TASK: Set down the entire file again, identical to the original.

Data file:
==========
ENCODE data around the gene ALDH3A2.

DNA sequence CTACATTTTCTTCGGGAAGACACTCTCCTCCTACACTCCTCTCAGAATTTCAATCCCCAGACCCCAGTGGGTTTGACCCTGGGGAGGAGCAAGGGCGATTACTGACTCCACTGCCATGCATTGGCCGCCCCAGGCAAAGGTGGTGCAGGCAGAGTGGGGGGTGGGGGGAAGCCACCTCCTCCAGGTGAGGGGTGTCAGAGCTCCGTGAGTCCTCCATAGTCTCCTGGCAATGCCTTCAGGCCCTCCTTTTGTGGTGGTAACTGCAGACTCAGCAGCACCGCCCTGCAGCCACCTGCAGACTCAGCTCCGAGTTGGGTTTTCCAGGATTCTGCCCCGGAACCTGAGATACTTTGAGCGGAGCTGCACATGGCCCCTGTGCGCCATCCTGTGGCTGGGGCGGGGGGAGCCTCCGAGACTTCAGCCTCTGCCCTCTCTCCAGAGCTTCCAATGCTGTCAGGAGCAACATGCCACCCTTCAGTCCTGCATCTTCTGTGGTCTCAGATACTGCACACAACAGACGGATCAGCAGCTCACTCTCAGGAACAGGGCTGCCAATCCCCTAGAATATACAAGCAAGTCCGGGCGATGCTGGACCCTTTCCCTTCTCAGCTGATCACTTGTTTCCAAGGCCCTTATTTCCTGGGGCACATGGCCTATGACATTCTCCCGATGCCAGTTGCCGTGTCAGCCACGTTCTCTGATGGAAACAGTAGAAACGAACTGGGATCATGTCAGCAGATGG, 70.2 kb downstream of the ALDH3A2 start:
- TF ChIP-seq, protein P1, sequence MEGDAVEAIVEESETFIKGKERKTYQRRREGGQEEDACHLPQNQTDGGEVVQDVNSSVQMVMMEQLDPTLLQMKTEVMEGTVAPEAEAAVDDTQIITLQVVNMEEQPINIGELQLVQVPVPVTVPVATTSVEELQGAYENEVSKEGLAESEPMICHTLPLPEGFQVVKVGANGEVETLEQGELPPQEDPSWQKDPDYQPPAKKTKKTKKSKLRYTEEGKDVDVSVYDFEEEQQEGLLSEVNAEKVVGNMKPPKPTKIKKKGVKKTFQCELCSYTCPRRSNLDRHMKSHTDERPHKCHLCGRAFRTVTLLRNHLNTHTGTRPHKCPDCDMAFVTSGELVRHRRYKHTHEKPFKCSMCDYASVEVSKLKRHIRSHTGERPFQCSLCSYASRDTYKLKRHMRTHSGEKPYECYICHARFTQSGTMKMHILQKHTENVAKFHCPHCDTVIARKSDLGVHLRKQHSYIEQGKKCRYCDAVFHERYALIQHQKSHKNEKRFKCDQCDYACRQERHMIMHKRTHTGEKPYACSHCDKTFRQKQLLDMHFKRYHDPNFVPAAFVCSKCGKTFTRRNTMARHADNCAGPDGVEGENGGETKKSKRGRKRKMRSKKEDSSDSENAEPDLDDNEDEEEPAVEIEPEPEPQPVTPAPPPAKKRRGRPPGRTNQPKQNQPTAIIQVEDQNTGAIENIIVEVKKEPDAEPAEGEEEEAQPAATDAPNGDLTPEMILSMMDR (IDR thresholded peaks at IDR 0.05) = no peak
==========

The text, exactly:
ENCODE data around the gene ALDH3A2.

DNA sequence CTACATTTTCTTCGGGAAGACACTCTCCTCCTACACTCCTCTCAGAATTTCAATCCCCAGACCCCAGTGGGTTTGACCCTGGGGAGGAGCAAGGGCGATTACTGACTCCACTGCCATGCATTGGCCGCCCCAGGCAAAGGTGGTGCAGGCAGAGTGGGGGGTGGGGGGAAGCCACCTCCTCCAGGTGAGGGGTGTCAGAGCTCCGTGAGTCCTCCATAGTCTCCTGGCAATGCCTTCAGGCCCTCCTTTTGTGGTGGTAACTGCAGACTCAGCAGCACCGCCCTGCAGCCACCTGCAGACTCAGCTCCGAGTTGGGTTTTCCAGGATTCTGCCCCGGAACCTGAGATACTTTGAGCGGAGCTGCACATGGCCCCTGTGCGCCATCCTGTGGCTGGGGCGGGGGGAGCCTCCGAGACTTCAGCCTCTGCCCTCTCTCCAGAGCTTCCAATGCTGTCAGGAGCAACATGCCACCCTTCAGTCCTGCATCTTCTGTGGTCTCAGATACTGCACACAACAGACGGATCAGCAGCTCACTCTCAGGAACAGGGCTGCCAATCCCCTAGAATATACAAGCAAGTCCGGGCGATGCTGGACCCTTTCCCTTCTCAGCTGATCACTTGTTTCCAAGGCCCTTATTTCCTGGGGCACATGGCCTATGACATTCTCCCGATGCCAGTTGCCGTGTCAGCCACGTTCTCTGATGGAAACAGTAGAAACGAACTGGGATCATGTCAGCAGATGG, 70.2 kb downstream of the ALDH3A2 start:
- TF ChIP-seq, protein P1, sequence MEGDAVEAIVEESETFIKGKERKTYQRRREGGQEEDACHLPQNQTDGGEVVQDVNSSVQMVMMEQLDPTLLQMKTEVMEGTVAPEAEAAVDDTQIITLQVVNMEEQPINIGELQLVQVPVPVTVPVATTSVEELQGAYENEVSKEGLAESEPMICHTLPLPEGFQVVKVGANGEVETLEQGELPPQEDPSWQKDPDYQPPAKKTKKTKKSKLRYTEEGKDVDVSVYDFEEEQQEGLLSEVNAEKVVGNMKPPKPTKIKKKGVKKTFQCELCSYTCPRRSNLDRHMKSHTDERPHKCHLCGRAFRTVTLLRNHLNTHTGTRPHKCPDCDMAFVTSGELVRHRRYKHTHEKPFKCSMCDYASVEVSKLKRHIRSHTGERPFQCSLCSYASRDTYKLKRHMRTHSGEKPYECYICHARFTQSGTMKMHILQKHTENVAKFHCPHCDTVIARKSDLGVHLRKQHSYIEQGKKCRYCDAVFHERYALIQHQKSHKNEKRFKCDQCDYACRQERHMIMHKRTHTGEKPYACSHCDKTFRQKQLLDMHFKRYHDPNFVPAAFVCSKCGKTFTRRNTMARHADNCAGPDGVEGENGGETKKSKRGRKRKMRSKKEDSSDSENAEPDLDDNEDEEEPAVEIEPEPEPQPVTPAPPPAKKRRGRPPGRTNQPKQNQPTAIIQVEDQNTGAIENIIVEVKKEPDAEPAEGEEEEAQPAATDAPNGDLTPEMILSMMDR (IDR thresholded peaks at IDR 0.05) = no peak